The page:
Researchers may be able to restore lost memories in early-stage Alzheimer's patients, suggests a new study which found that long-term...
Researchers may be able to restore lost memories in early-stage Alzheimer’s patients, suggests a new study which found that long-term memories may not be stored in synapses as previously thought.
Most neuroscientists have believed that memories are stored at the synapses – the connections between brain cells, or neurons – which are destroyed by Alzheimer’s disease.
“Long-term memory is not stored at the synapse. That’s a radical idea, but that’s where the evidence leads. The nervous system appears to be able to regenerate lost synaptic connections,” said David Glanzman, senior author of the study, and a University of California – Los Angeles professor.
“If you can restore the synaptic connections, the memory will come back. It won’t be easy, but I believe it’s possible,” he said.
Glanzman’s research team studied a type of marine snail called Aplysia. They enhanced the snail’s withdrawal reflex by giving it several mild electrical shocks on its tail.
The shock causes the hormone serotonin to be released in the snail’s central nervous system. Long-term memory is a function of the growth of new synaptic connections caused by the serotonin, said Glanzman.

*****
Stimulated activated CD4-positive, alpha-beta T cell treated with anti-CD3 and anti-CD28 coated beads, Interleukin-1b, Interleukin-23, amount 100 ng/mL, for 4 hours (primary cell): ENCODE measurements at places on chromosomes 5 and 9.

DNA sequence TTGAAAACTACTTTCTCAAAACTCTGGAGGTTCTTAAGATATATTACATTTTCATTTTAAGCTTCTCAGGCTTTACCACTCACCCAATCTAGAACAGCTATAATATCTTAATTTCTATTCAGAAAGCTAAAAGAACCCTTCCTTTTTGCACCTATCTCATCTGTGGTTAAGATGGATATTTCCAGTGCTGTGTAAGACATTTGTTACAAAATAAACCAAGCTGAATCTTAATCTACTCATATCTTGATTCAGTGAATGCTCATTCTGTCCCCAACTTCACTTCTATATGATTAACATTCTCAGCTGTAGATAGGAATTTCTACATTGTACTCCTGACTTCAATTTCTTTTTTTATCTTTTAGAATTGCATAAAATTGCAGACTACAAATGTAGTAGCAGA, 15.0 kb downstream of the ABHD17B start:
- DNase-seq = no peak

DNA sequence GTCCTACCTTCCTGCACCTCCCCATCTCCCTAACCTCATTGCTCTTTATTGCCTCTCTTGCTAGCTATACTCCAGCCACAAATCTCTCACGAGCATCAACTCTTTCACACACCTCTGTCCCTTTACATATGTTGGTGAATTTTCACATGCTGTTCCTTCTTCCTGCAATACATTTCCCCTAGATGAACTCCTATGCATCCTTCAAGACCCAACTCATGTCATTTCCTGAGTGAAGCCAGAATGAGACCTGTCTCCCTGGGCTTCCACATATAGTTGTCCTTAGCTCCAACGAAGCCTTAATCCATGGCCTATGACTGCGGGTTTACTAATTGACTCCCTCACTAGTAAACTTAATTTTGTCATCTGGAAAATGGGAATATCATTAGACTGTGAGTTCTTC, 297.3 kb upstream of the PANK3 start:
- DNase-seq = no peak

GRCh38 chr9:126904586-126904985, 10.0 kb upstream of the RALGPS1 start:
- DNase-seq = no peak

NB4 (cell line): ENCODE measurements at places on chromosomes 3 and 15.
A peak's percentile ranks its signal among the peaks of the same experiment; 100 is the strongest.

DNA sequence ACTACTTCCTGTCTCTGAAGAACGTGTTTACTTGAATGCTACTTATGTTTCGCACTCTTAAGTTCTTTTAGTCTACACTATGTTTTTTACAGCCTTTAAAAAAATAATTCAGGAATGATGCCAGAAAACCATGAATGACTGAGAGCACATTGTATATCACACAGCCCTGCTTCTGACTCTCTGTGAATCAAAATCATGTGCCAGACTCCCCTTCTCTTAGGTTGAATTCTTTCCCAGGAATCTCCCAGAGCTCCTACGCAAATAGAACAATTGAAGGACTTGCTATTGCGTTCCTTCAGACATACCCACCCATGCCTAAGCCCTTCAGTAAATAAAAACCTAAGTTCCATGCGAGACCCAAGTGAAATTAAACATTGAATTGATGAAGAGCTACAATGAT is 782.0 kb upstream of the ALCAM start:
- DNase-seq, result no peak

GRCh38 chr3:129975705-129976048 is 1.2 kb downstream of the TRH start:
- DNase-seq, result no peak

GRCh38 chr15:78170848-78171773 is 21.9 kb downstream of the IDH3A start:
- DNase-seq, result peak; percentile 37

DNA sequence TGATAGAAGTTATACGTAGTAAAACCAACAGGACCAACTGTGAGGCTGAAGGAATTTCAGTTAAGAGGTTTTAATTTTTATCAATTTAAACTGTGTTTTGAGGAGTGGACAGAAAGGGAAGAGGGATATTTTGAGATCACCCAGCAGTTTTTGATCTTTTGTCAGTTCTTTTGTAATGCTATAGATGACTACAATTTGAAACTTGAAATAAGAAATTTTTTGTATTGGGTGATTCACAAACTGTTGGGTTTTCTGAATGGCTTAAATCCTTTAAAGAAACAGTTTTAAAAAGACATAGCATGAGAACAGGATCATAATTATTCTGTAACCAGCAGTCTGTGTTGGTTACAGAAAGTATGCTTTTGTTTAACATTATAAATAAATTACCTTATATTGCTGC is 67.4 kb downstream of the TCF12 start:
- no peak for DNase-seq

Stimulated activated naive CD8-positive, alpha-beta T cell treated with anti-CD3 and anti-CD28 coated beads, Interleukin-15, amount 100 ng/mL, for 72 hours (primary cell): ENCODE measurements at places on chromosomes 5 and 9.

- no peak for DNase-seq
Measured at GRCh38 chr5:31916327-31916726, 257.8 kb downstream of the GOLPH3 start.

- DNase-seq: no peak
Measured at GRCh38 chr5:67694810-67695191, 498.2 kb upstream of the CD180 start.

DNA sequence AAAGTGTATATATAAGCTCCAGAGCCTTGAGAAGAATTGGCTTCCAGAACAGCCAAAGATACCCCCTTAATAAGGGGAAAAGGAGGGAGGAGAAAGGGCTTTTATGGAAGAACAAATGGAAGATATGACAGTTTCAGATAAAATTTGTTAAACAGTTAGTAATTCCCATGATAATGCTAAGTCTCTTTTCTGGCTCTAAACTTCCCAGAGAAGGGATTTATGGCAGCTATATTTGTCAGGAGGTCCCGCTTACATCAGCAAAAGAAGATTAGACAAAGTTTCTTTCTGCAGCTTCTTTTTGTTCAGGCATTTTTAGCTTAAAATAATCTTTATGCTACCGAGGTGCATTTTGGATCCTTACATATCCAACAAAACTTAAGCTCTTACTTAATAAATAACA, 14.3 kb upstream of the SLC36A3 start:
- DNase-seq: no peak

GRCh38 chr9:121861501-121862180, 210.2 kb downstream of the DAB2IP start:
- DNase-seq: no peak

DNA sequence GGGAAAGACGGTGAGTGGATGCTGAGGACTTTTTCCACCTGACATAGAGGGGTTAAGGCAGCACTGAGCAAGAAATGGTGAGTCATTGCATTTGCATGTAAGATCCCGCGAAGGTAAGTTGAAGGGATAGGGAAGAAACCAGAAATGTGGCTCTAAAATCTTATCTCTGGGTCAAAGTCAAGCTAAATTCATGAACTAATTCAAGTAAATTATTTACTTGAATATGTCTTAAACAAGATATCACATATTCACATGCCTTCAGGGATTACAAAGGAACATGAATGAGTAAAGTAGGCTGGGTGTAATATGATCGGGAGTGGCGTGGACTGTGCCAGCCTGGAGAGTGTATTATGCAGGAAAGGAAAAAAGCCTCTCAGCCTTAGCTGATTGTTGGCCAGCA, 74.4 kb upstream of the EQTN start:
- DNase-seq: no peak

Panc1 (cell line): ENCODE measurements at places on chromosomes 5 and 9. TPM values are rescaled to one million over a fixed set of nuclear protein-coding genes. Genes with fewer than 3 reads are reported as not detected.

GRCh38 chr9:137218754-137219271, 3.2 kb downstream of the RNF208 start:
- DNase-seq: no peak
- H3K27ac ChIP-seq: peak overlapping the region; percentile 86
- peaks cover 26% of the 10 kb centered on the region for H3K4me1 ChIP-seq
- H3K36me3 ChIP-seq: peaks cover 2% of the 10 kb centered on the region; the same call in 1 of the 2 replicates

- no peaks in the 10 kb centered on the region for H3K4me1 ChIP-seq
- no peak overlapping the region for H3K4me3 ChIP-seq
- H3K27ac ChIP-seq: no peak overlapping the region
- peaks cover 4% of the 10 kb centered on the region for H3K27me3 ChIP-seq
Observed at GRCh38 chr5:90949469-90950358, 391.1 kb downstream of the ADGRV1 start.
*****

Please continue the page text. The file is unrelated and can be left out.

As long-term memories are formed, the brain creates new proteins that are involved in making new synapses. If that process is disrupted the proteins may not be synthesised and long-term memories cannot form.
In an experiment, researchers placed sensory and motor neurons that mediate the snail’s withdrawal reflex in a Petri dish, where the neurons re-formed the synaptic connections that existed when the neurons were inside the snail’s body.
When serotonin was added to the dish, new synaptic connections formed between the sensory and motor neurons.
But if the addition of serotonin was immediately followed by the addition of a substance that inhibits protein synthesis, the new synaptic growth was blocked; long-term memory could not be formed.
Researchers wanted to understand whether synapses disappeared when memories did. They counted synapses in the dish and 24 hours later added a protein synthesis inhibitor.
They found new synapses had grown and synaptic connections between neurons had been strengthened.
Next, the scientists added serotonin to a Petri dish containing a sensory neuron and motor neuron, waited 24 hours, and then added another brief pulse of serotonin – which served to remind the neurons of the original training – and immediately afterward added the protein synthesis inhibitor.
They found that synaptic growth and memory were erased. When they re-counted the synapses, they found that the number had reset to the number before the training, Glanzman said.
If memories are stored in the synapses the researchers should have found that the lost synapses were the same ones that had grown in response to the serotonin. Instead, they found that some of the new synapses were still present and some were gone, and some of the original ones were also gone.
Glanzman said there was no obvious pattern to which synapses stayed and which disappeared, which implied that memory is not stored in synapses.